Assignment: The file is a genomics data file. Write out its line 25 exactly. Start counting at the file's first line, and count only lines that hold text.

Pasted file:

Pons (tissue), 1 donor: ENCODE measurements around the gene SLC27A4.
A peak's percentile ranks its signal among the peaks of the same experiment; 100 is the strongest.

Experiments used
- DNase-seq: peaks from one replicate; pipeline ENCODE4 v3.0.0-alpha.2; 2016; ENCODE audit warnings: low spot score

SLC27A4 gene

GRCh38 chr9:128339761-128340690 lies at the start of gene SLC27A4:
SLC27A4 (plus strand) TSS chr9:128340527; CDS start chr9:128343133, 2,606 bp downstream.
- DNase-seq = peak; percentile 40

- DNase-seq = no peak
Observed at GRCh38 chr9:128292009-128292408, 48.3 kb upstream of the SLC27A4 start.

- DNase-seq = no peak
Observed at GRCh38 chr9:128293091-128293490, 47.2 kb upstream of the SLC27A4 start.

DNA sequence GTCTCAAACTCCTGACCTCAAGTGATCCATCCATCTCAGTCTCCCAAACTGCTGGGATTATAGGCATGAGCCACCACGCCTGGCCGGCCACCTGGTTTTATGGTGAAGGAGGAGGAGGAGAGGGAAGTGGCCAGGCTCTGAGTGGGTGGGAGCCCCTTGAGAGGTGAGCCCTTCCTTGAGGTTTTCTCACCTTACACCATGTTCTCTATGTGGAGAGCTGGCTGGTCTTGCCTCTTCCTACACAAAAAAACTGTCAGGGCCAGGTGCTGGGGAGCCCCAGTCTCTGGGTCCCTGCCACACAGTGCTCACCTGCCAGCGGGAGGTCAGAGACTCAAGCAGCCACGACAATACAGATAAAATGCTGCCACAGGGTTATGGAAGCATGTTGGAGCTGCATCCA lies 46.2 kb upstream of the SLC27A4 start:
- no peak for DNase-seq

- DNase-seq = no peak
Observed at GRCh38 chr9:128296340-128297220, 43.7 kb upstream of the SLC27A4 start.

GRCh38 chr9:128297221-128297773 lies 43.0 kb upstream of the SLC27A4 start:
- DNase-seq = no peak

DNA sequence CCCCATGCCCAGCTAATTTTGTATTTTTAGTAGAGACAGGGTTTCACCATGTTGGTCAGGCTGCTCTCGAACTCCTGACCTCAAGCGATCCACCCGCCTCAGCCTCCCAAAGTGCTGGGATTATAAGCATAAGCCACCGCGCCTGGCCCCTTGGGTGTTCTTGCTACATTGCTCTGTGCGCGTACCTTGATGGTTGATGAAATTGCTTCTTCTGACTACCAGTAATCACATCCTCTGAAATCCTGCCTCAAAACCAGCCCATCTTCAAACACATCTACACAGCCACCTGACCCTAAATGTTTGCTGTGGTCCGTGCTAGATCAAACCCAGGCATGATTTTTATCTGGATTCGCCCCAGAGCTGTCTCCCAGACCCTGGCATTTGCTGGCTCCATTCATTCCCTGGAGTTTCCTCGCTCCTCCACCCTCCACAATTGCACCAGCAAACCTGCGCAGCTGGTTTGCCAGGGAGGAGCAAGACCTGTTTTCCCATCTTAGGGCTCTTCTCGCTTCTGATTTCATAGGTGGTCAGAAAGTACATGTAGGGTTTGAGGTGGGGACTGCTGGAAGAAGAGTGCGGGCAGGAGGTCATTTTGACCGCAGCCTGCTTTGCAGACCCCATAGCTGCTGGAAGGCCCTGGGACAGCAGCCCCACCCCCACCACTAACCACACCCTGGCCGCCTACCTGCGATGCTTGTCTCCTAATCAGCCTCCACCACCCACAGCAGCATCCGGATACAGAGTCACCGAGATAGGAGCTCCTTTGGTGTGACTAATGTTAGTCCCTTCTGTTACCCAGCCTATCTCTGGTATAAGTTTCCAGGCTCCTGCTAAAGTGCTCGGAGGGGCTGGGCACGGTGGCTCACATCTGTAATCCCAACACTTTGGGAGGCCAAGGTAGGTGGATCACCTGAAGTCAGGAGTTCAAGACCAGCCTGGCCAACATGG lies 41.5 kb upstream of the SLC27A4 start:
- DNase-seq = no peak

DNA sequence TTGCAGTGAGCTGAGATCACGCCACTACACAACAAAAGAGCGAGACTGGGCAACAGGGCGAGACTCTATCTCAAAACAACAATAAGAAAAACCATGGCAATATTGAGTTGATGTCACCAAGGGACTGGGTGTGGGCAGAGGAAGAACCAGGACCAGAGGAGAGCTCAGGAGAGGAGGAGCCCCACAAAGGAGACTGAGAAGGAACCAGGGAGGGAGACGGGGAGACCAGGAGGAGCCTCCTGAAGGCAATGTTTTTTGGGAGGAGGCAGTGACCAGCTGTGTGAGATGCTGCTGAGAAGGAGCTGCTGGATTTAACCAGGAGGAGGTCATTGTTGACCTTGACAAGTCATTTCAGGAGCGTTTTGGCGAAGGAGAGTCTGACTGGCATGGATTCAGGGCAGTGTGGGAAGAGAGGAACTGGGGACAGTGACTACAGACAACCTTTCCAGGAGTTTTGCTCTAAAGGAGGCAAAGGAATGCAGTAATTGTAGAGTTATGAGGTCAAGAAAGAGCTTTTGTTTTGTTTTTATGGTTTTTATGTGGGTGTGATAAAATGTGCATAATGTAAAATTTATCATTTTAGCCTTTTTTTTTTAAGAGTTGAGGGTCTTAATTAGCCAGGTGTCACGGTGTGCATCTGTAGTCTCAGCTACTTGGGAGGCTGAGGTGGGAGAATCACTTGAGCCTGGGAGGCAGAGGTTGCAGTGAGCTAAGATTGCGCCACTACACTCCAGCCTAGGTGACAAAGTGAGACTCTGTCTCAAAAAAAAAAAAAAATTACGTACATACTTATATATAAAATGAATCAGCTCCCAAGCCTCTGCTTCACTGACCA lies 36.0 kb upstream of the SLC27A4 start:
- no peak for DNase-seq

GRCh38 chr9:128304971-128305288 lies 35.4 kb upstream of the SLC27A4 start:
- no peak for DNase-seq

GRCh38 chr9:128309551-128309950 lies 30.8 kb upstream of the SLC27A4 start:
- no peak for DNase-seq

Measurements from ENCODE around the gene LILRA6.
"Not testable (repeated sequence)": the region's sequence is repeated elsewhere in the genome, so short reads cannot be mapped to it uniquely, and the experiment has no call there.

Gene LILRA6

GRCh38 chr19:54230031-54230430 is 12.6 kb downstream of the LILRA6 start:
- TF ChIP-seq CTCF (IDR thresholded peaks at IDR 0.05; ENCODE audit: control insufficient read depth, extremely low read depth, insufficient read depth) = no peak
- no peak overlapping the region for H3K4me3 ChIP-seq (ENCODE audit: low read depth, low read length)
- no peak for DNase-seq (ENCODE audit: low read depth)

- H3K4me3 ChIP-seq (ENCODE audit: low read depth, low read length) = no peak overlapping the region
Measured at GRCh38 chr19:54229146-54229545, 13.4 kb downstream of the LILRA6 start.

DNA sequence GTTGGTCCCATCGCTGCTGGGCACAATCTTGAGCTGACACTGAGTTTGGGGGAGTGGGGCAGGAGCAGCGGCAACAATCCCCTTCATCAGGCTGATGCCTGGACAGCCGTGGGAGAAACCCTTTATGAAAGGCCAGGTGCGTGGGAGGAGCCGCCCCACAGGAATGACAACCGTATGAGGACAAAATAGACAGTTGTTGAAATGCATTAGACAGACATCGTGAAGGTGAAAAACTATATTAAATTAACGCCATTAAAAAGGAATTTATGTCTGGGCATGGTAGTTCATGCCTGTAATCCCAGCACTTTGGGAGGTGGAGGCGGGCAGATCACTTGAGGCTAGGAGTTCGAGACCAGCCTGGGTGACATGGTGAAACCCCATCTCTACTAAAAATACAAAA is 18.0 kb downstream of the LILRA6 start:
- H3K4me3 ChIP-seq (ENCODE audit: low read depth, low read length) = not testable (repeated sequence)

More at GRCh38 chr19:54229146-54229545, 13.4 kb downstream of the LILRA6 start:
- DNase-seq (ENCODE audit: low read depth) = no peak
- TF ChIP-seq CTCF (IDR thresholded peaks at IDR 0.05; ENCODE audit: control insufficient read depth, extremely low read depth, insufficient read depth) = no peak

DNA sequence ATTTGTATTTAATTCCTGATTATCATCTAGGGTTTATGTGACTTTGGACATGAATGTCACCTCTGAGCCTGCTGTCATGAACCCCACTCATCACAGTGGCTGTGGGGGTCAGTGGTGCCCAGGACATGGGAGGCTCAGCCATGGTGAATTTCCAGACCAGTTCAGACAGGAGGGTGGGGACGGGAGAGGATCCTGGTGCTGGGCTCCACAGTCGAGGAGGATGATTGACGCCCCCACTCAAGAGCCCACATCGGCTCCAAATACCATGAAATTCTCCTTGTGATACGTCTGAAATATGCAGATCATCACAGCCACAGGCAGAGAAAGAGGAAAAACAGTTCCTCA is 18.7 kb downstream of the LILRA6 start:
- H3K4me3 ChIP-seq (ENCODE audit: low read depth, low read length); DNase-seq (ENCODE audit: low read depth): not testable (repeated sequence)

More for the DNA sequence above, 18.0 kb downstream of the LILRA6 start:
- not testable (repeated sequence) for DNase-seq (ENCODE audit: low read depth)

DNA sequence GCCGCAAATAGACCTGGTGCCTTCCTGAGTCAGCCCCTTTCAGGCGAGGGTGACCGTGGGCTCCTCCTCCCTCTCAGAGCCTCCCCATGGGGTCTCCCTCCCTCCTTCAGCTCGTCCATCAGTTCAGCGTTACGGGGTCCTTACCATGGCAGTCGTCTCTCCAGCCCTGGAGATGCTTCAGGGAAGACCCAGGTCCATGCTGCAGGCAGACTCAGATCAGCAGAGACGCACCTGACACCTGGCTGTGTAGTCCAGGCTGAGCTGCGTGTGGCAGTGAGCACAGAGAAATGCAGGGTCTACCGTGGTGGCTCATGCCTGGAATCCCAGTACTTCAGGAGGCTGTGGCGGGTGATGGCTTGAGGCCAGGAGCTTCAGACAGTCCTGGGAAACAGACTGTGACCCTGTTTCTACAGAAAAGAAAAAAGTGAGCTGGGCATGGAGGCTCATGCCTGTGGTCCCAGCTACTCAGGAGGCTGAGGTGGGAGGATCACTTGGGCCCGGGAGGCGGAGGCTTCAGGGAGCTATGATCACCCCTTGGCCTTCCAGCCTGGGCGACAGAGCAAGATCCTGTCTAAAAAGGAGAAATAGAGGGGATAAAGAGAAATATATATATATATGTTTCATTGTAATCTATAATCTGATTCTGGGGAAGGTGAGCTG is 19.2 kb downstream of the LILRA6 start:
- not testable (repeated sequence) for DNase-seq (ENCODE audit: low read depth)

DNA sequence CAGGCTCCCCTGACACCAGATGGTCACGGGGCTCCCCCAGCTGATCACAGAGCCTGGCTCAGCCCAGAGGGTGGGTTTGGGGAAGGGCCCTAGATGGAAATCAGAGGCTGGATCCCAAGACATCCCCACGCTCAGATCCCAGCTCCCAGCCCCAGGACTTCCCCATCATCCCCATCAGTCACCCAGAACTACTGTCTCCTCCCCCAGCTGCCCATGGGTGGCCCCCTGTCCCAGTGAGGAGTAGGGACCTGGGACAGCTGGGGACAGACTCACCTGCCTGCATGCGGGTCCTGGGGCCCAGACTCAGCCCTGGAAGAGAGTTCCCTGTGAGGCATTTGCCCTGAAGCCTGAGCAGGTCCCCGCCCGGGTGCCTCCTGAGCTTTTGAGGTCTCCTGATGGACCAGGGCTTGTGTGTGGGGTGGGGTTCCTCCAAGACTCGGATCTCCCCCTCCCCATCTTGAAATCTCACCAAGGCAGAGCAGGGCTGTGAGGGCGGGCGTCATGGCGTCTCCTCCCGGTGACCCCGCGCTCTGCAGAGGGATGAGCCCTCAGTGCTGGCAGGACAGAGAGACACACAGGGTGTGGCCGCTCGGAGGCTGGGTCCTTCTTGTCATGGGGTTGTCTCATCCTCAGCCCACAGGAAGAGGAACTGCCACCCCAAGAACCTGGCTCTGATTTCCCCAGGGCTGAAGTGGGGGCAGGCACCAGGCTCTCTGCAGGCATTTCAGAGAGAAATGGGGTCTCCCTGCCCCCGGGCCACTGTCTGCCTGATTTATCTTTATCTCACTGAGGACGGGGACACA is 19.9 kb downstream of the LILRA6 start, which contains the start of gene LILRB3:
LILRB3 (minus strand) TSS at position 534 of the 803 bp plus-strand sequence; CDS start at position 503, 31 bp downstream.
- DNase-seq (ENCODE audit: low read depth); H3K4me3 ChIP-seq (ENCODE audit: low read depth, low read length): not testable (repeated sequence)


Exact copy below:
GRCh38 chr9:128309551-128309950 lies 30.8 kb upstream of the SLC27A4 start: